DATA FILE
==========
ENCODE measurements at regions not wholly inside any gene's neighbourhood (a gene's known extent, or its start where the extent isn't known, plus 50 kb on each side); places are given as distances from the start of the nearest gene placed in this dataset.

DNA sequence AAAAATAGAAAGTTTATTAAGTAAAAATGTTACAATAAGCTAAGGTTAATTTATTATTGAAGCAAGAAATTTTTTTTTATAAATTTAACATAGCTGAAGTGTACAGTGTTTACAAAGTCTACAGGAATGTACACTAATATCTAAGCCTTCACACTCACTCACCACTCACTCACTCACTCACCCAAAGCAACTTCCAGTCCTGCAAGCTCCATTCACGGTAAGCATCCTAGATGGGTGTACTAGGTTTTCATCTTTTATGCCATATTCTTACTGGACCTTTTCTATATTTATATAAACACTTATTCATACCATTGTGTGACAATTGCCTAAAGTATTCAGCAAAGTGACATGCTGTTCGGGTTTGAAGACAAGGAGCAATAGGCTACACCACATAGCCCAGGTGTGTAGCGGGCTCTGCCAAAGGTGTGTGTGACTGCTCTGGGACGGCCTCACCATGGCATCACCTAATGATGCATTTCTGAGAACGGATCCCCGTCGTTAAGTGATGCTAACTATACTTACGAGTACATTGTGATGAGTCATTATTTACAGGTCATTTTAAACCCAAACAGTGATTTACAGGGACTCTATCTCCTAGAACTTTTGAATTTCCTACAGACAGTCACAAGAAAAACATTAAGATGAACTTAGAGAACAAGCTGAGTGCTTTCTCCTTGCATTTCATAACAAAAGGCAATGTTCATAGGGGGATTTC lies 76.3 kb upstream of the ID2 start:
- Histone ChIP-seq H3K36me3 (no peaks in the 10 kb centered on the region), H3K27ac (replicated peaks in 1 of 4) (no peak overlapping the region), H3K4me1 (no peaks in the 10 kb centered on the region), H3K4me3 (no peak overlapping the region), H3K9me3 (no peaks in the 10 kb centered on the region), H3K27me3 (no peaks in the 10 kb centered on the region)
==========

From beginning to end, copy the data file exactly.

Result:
ENCODE measurements at regions not wholly inside any gene's neighbourhood (a gene's known extent, or its start where the extent isn't known, plus 50 kb on each side); places are given as distances from the start of the nearest gene placed in this dataset.

DNA sequence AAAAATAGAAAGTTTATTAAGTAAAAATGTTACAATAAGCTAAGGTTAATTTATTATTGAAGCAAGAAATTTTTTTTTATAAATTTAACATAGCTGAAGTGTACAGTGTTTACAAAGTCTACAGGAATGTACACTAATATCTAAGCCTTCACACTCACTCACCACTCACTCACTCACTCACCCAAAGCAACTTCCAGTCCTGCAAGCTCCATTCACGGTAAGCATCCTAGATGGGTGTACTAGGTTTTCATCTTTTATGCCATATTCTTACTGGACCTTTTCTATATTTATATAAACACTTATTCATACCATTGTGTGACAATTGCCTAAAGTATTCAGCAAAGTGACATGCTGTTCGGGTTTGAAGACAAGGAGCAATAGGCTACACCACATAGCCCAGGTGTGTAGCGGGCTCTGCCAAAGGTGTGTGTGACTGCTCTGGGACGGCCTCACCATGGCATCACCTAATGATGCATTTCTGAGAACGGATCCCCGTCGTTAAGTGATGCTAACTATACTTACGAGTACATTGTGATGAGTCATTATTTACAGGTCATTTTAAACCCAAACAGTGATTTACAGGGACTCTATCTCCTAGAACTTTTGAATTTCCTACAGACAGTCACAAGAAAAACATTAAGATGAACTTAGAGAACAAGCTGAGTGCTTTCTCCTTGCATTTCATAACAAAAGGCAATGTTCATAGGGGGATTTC lies 76.3 kb upstream of the ID2 start:
- Histone ChIP-seq H3K36me3 (no peaks in the 10 kb centered on the region), H3K27ac (replicated peaks in 1 of 4) (no peak overlapping the region), H3K4me1 (no peaks in the 10 kb centered on the region), H3K4me3 (no peak overlapping the region), H3K9me3 (no peaks in the 10 kb centered on the region), H3K27me3 (no peaks in the 10 kb centered on the region)